US 'gave Israel advance notice' of assassination plot against Iran's Soleimani: Israeli analysts

US 'gave Israel advance notice' of assassination plot against Iran's Soleimani: Israeli analysts
Israeli military analysts say the US likely gave Israel several days' notice of the strike on Iran's General Qasem Soleimani due to security repercussions for the Jewish state.
3 min read
04 January, 2020
The Trump administration has fostered especially close security ties with Israel [Getty]
Israel was notified in advance of the US plan to assassinate Iran's top military general Qasem Soleimani, Israeli military and diplomatic analysts revealed on Friday. 

Speaking to Israel's Channel 13 news, the analysts added no further details due to heavy censorship around the tense security situation.

"Our assessment is that the United States informed Israel about this operation in Iraq, apparently a few days ago," Barak Ravid, a journalist closely linked to Israeli security establishment told Channel 13 on Friday evening.

An Israeli army officer speaking on condition of anonymity also told the Los Angeles Times that the operation to take out Soleimani "did not come as a surprise".

Comment: Soleimani assassination spells trouble for Iraqis, Iranians and the region

Israel has been on high alert since Friday's strike, holding emergency security talks later the same day and Prime Minister Benjamin Netanyahu cutting short a trip to Greece.

Defence Minister Naftali Bennett chaired a meeting of security chiefs, including the heads of the army, the National Security Council and the Mossad intelligence agency, his office said.

Netanyahu broke off an official visit to Athens and flew home, expressing support for the overnight US strike that killed General Qasem Soleimani in Baghdad. 

"Just as Israel has the right of self-defence, the United States has exactly the same right," Netanyahu said as he boarded his flight from Athens.

"President (Donald) Trump deserves all the credit for acting swiftly, forcefully and decisively," he said. "Israel stands with the United States in its just struggle for peace, security and self-defence."

On the ground, the Israeli army closed Mount Hermon ski resort on the annexed Golan Heights, a disputed territory which borders Syria and Lebanon.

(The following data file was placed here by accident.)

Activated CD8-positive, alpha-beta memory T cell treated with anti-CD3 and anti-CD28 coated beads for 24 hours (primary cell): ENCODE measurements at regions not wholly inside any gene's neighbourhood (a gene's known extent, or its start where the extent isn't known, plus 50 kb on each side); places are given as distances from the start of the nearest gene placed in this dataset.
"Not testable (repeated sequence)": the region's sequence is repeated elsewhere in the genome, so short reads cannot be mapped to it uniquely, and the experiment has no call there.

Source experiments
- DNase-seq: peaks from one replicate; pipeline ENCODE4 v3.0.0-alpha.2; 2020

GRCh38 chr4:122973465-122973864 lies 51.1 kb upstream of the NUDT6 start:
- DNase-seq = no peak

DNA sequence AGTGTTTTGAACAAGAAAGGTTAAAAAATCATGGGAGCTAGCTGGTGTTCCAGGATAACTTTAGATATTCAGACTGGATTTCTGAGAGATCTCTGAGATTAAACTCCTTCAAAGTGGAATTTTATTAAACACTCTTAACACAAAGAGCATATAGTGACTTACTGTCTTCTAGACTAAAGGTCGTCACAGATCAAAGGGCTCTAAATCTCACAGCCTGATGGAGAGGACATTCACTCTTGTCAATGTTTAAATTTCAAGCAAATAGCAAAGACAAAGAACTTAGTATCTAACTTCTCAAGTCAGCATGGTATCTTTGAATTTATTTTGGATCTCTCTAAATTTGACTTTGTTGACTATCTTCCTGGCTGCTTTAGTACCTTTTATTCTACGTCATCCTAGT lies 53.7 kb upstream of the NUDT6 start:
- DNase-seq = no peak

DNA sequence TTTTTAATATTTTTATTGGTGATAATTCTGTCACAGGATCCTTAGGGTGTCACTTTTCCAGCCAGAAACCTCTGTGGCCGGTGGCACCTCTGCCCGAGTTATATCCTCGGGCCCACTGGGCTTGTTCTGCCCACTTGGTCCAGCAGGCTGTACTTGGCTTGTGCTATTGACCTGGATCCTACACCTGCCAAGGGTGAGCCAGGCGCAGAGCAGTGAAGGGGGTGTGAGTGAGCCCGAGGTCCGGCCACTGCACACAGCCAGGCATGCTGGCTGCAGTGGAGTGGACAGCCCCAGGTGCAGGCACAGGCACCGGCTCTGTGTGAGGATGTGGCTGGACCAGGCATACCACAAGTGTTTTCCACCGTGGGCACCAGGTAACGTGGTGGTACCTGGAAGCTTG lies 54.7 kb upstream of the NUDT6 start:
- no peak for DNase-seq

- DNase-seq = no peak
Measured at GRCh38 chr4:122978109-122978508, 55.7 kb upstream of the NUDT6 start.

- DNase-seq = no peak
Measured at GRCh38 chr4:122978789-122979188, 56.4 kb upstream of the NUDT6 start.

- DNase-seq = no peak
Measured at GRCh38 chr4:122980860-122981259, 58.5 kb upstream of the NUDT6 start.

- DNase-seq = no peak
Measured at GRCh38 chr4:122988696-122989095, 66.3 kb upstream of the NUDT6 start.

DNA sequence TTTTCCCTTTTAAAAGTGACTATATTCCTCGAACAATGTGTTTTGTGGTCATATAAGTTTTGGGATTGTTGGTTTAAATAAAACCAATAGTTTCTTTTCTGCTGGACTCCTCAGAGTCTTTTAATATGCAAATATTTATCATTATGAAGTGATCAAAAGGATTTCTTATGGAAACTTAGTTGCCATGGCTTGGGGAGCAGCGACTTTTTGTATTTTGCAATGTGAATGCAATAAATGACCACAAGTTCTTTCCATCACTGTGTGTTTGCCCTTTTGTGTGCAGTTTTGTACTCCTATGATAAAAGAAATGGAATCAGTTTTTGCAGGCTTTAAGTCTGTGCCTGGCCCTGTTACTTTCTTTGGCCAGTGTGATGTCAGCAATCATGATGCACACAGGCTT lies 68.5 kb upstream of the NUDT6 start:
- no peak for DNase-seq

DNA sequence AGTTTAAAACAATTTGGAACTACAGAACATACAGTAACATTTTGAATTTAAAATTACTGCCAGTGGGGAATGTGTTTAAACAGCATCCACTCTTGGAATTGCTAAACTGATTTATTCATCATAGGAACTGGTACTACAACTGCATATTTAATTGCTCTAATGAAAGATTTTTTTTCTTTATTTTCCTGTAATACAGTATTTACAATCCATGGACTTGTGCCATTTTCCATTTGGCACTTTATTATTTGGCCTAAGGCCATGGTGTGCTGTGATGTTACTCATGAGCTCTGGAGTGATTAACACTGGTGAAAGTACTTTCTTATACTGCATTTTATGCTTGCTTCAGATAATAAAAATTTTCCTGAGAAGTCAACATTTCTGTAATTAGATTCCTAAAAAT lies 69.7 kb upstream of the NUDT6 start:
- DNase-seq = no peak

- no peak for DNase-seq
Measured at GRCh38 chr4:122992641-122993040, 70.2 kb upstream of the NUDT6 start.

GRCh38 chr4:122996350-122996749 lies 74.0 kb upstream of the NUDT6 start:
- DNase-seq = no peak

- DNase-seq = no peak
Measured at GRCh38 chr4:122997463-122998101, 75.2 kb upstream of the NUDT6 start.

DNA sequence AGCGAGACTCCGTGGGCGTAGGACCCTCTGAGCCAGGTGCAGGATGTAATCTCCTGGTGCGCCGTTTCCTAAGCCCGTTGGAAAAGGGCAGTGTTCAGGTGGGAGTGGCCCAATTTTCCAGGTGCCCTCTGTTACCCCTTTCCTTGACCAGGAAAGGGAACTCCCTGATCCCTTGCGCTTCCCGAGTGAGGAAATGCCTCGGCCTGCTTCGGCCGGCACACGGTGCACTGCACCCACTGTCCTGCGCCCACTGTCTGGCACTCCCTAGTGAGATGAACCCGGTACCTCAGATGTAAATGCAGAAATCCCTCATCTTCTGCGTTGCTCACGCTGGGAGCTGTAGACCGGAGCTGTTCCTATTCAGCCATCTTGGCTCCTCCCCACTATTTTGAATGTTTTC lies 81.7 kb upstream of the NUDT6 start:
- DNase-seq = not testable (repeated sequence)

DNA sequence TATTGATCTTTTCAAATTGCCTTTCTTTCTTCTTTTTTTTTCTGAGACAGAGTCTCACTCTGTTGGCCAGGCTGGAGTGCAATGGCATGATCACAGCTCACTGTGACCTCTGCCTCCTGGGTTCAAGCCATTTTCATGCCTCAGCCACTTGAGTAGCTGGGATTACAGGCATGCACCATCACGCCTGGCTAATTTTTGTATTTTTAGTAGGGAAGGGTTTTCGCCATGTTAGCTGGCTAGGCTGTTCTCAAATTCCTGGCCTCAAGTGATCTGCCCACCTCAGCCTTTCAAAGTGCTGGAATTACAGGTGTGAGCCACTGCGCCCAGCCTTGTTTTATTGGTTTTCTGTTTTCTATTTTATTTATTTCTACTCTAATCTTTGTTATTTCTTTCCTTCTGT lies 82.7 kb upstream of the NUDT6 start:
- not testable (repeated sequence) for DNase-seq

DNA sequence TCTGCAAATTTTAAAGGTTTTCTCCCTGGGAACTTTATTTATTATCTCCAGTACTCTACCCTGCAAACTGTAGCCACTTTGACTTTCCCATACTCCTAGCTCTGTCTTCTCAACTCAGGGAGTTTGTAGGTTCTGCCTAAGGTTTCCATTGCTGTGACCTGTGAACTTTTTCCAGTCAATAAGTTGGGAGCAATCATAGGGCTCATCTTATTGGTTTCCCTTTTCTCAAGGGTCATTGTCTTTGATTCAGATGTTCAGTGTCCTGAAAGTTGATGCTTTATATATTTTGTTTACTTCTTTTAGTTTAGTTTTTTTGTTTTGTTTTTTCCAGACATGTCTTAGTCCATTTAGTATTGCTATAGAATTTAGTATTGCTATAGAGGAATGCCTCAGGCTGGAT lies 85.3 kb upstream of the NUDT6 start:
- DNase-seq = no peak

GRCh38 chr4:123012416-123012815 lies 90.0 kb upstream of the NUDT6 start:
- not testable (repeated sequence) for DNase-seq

Fighters of the Iran-backed Lebanese Shia group Hezbollah, Israel's bitter foe with which it fought a devastating war in 2006, are deployed on the other side of the armistice line from which Israel fears reprisal attacks.

Although an Israeli military source said there were no new troop deployments, tanks and soldiers sealed off access to the Hermon site, while a battery of the Iron Dome missile defence system was also spotted.

Comment: A perilous turning point in the US-Iran confrontation

Late on Friday, however, the army announced the site would be opened as usual on Saturday, "in accordance with a situation assessment".

The heightened state of alert came after Iran's supreme leader Ayatollah Ali Khamenei vowed "severe revenge" for Soleimani's killing, the biggest escalation yet in a feared proxy war between Iran and the US on Iraqi soil. 

He was echoed by the leader of Hezbollah.

"Meting out the appropriate punishment to these criminal assassins... will be the responsibility and task of all resistance fighters worldwide," Hassan Nasrallah said.

Soleimani, head of the Quds Force in Iran's elite Revolutionary Guards, had long also been in Israel's sights for his alleged links to attacks on Israeli and Jewish targets worldwide.

Among them, Israel's Haaretz daily said, were the 1994 bombing of a Jewish community centre in Buenos Aires and an attack on an Israeli tour bus in Burgas, Bulgaria in 2012.

Agencies contributed to this report.

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